A. COTTON:  Well, I think, it was an earlier conversation on what do we look as far as posture and sizing of the current triad, and what does that look like? It's in alignment with the study results of the posture commission. It's also in alignment with the work that, to be frank, the Pentagon is doing in response to the posture commission and it's work that we're doing in STRATCOM. I can elaborate in incredible detail in the secure session to let you know the work that we're doing in that regard.

KELLY:  Thank you. Thank you, General. General Whiting, different subject here. The space priorities framework aims to secure our space industrial base, including improving supply chains for crucial satellite components like traveling wave tubes and traveling wave tube amplifiers. In the United States here, we face some challenges in this area with limited domestic capabilities and also competition from China that's often heavily subsidized. And this situation leads to supply chain risks for essential national security and commercial satellites.

I've got an amendment to the defense bill to support the development of a competitive U.S. source for these components, and I'm going to keep working on that this year. General, do you believe it's important for the Department of Defense to have reliable U.S. source for these critical satellite components to ensure quality, timely delivery and fair pricing? And what other risks do you see from having inadequate domestic supply chains for key satellite components?

WHITING:  Senator, thank you for the question. Yes, I do think it's important that we have robust supply chains from trusted sources in the United States. If we don't have that, I think the risk is that this widening lead that our commercial space industry has created for us, that might be stymied, and then that would give our competitors a chance to catch up. So, we want to ensure that doesn't happen.

KELLY:  Yeah, traveling wave tubes and wave tube amplifiers are kind of obscure components. Most folks have not actually heard of them. But they are important to us maintaining our edge in space technology. So, thank you.

REED:  Thank you, Senator Kelly. Senator Scott, please.

SCOTT:  Thank you, Chairman. First, thanks both of you for being here. Thank you for what you do. General Whiting, can you talk about how much dependence our defense capabilities, our offensive capabilities are on our satellite systems?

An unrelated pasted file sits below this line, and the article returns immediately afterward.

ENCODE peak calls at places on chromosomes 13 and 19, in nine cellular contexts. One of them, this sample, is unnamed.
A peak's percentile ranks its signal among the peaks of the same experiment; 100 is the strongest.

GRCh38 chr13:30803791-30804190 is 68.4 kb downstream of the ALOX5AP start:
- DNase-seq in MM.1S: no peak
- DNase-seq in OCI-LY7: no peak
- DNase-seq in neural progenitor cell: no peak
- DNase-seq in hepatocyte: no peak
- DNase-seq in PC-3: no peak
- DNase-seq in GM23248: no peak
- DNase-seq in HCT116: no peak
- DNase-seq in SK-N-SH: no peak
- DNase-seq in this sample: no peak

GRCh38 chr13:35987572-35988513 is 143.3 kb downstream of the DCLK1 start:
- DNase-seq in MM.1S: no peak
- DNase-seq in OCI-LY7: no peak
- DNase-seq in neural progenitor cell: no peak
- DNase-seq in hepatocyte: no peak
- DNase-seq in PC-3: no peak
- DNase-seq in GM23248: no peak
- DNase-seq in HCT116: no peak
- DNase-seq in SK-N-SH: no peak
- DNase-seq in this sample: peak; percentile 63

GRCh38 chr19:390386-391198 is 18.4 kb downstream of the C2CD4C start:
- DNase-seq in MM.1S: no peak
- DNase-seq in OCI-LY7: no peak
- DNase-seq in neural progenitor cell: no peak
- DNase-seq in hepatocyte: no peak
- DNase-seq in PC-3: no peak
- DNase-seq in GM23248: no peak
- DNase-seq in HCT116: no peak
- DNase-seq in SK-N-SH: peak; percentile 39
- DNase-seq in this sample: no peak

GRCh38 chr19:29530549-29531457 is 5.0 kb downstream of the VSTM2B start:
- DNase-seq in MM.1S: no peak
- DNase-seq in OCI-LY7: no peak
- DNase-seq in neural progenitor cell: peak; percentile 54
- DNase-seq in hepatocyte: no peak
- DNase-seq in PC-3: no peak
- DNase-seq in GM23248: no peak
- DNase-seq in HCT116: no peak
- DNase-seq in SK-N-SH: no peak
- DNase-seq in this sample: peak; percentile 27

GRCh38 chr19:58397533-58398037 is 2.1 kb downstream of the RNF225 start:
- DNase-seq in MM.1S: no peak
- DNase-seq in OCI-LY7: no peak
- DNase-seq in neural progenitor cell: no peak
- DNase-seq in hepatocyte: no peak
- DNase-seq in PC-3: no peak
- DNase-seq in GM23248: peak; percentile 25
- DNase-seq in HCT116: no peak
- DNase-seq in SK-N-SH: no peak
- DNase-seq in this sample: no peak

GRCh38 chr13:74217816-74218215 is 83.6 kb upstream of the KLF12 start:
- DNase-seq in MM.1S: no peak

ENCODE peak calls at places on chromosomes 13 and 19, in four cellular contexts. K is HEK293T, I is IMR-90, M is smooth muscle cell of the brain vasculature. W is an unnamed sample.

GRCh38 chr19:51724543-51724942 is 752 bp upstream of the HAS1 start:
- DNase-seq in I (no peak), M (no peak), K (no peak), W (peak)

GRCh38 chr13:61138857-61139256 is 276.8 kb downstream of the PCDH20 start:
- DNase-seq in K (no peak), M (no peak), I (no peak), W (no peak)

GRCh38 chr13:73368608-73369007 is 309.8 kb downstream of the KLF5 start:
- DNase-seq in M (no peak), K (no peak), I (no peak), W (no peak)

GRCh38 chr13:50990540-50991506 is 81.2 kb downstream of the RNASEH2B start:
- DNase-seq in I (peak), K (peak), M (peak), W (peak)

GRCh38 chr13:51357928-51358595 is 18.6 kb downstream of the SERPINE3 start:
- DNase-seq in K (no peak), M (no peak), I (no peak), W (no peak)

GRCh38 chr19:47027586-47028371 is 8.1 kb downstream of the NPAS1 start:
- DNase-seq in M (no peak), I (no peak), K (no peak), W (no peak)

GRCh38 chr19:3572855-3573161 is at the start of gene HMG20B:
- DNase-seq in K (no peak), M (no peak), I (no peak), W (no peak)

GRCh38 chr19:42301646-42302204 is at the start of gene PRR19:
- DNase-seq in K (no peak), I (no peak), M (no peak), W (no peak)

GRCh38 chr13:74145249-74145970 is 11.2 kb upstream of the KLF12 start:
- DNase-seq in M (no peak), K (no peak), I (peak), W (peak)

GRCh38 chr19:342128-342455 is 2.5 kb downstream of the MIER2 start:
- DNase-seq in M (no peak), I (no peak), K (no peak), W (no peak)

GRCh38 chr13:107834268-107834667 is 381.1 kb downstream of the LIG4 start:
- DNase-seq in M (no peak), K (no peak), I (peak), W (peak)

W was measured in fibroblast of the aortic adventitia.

WHITING:  Yes, Senator, thank you for the question. The Army, Navy, Air Force, Marines, our terrestrial forces, if you will, are sized with the implicit assumption they will have access to space capabilities. And because of that we've been able to reduce the number of forces that we have, and we can now prosecute targets with much fewer assets than we would have decades ago.

If we don't have access to those space capabilities, if those forces do not have access to those space capabilities, we don't have the force structure that we would need to fight without them. So, that's why we have to protect and defend these space capabilities against the threats we now see a raid against us.

SCOTT:  How many different satellite systems are we dependent on?

WHITING:  Senator, I don't have a number, but I can talk to you just quickly about the capabilities. It's our satellite communications, it's our global positioning system, it's our intelligence systems, it's our weather systems, it's our missile warning systems. There's a host of different capabilities we provide from space.

SCOTT:  So, if our adversary was able to demolish, sit (ph) on (ph) them All right, would it create much debris?

WHITING:  Almost certainly, yes, Senator.

SCOTT:  And how much if that debris was floating out there, how much of our satellites would be at risk because of just the debris hitting them?

WHITING:  Senator, that is a concern, and it's why we monitor the 45,000 trackable objects on orbit to watch for potential conjunctions. But we don't want to proliferate debris on orbit, which would increase the risk to our systems.